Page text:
You could stare all day at the mountains, they are that inspiring. Click on photos to enlarge.
I had the privilege of getting 7 heli runs guided by the late Doug Coombs. I will forever have respect for that guy. He was a true pioneer up there. He would climb all these mountains by himself back in the day before helicopters. Runs that would take 5 minutes to get to the top in a heli would take him all week to summit and ski down. He would fly in by plane and land on a glacier, set up camp and bag peaks.
The parking lot at ABA. Guys would live in those RV's for 2 months at a time waiting for the skies to clear and hop on the heli. At ABA you could buy single heli runs. Sometimes a real nice option when the weather wouldn't break until late in the day. Last heli ride was always an hour before sunset. Sunset was around 10pm.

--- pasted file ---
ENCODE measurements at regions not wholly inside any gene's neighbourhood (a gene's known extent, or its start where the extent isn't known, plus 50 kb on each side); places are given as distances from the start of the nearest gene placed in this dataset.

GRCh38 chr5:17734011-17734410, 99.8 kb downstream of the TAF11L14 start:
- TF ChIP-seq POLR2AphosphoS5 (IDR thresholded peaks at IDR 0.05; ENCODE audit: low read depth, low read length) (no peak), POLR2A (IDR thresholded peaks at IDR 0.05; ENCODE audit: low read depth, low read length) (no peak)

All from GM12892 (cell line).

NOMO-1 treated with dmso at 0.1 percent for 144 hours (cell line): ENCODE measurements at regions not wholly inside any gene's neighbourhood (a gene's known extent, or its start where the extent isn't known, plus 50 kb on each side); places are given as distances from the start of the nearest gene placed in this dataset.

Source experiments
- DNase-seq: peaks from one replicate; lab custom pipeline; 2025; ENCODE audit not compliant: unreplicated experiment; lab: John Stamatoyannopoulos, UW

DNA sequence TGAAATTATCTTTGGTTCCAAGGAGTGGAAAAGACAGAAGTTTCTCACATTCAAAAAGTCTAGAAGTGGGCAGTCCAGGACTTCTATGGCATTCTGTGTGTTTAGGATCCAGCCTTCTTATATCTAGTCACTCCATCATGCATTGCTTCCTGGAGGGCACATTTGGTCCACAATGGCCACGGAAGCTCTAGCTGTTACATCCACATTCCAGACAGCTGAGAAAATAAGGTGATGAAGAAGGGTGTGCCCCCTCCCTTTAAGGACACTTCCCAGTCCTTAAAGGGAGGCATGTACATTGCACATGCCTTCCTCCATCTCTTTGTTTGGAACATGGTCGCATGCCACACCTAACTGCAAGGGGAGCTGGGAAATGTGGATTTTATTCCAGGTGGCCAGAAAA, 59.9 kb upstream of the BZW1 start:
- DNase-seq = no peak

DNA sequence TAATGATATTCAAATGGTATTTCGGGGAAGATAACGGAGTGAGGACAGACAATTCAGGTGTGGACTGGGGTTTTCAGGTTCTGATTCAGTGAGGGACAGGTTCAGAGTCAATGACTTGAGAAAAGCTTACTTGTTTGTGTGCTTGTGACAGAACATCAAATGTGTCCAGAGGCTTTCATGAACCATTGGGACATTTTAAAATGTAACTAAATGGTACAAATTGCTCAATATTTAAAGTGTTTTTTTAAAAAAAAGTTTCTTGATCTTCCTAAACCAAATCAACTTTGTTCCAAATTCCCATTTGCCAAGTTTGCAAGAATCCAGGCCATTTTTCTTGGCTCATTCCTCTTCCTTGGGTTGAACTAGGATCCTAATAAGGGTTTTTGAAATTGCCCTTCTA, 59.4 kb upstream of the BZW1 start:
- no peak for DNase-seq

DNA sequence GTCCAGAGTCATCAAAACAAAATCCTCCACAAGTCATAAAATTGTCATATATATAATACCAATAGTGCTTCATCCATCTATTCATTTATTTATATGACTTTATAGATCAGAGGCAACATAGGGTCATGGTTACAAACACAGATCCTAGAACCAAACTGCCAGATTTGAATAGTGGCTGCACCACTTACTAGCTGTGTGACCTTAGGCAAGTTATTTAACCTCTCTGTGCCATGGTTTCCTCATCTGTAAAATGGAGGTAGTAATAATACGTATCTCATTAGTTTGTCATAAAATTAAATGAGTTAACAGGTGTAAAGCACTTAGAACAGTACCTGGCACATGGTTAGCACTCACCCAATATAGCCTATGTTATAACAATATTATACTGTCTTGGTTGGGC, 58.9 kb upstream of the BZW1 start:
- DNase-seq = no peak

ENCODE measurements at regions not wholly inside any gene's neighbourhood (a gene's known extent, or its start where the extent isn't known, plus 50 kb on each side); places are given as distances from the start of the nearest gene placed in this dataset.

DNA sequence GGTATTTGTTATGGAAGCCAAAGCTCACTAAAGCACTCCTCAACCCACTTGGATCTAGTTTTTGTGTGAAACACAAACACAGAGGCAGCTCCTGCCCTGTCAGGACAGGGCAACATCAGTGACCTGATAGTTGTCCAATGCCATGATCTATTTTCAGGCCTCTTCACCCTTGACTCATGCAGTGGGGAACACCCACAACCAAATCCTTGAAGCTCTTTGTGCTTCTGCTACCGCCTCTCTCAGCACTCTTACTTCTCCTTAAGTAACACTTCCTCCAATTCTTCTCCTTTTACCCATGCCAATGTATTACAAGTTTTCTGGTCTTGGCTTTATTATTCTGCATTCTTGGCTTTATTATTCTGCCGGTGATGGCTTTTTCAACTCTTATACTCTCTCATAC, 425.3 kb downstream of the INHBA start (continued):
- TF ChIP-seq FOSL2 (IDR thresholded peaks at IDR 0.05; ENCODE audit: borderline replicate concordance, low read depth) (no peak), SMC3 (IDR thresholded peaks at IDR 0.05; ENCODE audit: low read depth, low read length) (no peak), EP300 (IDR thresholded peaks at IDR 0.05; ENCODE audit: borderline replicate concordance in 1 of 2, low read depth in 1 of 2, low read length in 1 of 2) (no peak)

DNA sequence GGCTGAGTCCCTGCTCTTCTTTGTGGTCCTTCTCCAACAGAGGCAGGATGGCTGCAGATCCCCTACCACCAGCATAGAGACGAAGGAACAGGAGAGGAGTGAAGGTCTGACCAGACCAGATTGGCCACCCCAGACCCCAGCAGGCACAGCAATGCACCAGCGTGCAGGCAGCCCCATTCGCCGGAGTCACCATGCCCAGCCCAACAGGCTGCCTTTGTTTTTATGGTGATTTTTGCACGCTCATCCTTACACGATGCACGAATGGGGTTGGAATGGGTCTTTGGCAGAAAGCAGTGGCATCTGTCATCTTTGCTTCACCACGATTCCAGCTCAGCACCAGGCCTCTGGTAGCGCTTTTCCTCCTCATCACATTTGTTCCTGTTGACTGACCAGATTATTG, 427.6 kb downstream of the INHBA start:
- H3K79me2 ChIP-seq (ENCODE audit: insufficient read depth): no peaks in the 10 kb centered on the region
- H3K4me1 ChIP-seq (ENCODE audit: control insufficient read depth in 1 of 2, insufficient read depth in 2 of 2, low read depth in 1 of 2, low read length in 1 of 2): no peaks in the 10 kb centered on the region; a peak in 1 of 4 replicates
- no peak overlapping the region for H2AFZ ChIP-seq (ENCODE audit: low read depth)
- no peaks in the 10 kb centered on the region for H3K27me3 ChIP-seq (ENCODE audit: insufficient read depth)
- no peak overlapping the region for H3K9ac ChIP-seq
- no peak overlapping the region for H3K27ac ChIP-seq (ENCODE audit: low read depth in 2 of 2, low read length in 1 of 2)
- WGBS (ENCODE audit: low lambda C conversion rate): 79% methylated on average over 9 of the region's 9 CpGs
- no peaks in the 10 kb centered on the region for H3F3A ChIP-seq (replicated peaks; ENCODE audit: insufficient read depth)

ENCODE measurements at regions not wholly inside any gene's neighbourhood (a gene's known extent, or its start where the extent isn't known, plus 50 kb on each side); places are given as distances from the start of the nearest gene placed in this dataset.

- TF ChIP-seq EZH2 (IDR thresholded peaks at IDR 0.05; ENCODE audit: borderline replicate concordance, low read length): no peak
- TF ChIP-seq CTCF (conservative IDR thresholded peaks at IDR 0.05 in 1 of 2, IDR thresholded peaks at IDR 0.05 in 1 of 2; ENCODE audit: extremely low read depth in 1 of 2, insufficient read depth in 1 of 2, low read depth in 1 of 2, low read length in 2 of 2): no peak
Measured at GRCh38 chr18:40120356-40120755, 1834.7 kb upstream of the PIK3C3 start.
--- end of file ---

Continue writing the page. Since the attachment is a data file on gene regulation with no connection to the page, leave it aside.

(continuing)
Mad Cow first skied by Doug Coombs. It got its name cause they said you had to have mad cow disease to ski it. One of the scariest runs of my life. So much exposure on skiers left and nothing but glacier crevasses on skiers right. You always had to know where you were in relation to all the hazards while managing your slough. It didn't help that a few runs earlier I hit some glacier blue ice and tumbled down a 3000 vertical foot face. I saw a different party ski this line after us and one of the skiers tumbled to the very edge of a 500 ft cliff. I thought I was going to see a man die. This picture is probably taken a mile away.
Me and Brad lived in this 4 wheel drive Aerostar van the entire time in Alaska. We took the back seats out and slept inside with sleeping bags. We cooked all our food with a coleman stove. No hotels for us, every dime was for the heli.
It was much warmer at sea level. Every night we drove down from the pass to sleep by the warm ocean air. 34 degrees and wet. But thats much better than the zero degrees nights on the pass.